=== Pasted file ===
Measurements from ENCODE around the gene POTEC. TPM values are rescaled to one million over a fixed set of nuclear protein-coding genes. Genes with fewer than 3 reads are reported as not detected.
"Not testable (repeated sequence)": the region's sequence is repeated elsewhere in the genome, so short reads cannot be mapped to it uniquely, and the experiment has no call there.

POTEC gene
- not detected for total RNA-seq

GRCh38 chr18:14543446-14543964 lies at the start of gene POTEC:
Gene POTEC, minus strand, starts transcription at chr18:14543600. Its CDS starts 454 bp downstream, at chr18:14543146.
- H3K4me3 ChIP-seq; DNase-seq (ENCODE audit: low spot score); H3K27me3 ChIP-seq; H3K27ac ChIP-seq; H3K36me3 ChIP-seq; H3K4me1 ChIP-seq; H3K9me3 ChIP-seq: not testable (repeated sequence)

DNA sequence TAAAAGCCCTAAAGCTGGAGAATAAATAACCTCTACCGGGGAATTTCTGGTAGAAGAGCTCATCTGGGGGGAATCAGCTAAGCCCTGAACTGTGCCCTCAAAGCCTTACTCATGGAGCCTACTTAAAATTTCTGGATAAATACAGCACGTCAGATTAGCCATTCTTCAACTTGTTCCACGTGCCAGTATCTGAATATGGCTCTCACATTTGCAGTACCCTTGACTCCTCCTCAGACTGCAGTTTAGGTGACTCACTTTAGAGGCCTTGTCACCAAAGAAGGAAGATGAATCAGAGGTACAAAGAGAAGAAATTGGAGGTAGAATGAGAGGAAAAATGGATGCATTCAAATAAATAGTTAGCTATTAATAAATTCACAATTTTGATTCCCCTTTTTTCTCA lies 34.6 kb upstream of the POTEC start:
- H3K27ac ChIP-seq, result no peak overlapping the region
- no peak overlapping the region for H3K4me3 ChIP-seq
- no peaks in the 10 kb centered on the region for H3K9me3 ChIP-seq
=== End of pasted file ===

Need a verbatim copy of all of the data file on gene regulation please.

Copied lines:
Measurements from ENCODE around the gene POTEC. TPM values are rescaled to one million over a fixed set of nuclear protein-coding genes. Genes with fewer than 3 reads are reported as not detected.
"Not testable (repeated sequence)": the region's sequence is repeated elsewhere in the genome, so short reads cannot be mapped to it uniquely, and the experiment has no call there.

POTEC gene
- not detected for total RNA-seq

GRCh38 chr18:14543446-14543964 lies at the start of gene POTEC:
Gene POTEC, minus strand, starts transcription at chr18:14543600. Its CDS starts 454 bp downstream, at chr18:14543146.
- H3K4me3 ChIP-seq; DNase-seq (ENCODE audit: low spot score); H3K27me3 ChIP-seq; H3K27ac ChIP-seq; H3K36me3 ChIP-seq; H3K4me1 ChIP-seq; H3K9me3 ChIP-seq: not testable (repeated sequence)

DNA sequence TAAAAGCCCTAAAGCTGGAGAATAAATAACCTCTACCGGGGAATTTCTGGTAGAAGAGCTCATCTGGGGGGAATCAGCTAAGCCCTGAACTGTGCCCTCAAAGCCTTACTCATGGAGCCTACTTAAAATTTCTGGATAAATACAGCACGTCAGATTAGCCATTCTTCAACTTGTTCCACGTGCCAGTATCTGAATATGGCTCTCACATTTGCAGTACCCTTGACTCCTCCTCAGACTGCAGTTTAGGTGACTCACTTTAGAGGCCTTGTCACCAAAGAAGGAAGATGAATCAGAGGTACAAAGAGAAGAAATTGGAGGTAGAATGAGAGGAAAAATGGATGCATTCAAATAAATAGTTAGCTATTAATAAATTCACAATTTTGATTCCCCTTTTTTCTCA lies 34.6 kb upstream of the POTEC start:
- H3K27ac ChIP-seq, result no peak overlapping the region
- no peak overlapping the region for H3K4me3 ChIP-seq
- no peaks in the 10 kb centered on the region for H3K9me3 ChIP-seq